Celebrating 30 years in business as of August 1, Sub Pop Records “has become as emblematic of Seattle culture as Starbucks, Amazon, and Microsoft” in its first three decades, as the city’s alt weekly newspaper, The Stranger, notes.
Three weeks and counting ‘til #SPF30! Special events begin next week incl. a series of @kexp Turntable Sessions (panel discussions free and open to the public), kickoff concert at The Mural @seattlecenter w/ @theafghanwhigs, @massgothic and @yvnx, plus the @bobsburgersfox Comedy Show and MORE! Oh yeah, also there’s a festival. Details for you at subpop dotcom… [ “Wasted” by @metz_theband] #subpop30
Considered the launching pad for grunge music and legendary bands including Nirvana, Mudhoney and Soundgarden, Sub Pop is also known for its distinctive logo, at top. And it took this anniversary for the record to be set straight on its origins.
1988: Sub Pop Records LLC is officially formed by Bruce Pavitt and Jonathan Poneman.
— Seattle magazine (@Seattlemag) August 2, 2018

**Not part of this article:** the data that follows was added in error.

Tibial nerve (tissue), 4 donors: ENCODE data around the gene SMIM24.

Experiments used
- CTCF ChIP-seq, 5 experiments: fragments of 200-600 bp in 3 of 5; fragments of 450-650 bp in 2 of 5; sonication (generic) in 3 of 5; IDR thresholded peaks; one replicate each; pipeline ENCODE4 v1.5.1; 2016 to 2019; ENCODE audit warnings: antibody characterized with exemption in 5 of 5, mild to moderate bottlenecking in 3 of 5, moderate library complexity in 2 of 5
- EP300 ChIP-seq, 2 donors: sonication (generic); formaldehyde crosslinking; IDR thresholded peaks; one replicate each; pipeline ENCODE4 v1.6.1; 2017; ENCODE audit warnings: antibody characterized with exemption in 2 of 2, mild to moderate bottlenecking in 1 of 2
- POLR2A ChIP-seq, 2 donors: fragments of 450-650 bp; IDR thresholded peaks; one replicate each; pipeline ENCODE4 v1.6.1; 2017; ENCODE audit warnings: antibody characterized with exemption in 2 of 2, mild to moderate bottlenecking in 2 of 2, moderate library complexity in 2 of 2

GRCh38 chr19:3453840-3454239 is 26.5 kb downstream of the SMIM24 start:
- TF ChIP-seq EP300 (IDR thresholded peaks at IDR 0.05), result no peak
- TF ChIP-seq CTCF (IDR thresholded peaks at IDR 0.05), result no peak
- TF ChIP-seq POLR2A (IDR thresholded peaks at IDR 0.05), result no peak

As The Stranger reported, based on a letter to the editor from Sub Pop co-founder Bruce Pavitt, the logo evolved in phases. Pavitt responded to its anniversary coverage with a clarification:
Great article on Sub Pop; however, here is the real history behind the logo: The Rocket magazine designer Wes Anderson created the foundation of the logo. In its first evolution, it served as a banner for my Sub Pop USA column, which first appeared in 1983. Three years later, in 1986, designer Dale Yarger cut the banner in half, and placed the SUB above the POP. This final logo was introduced when the first Sub Pop record, “Sub Pop 100,” came out in Sept of 1986.
More on Sub Pop below: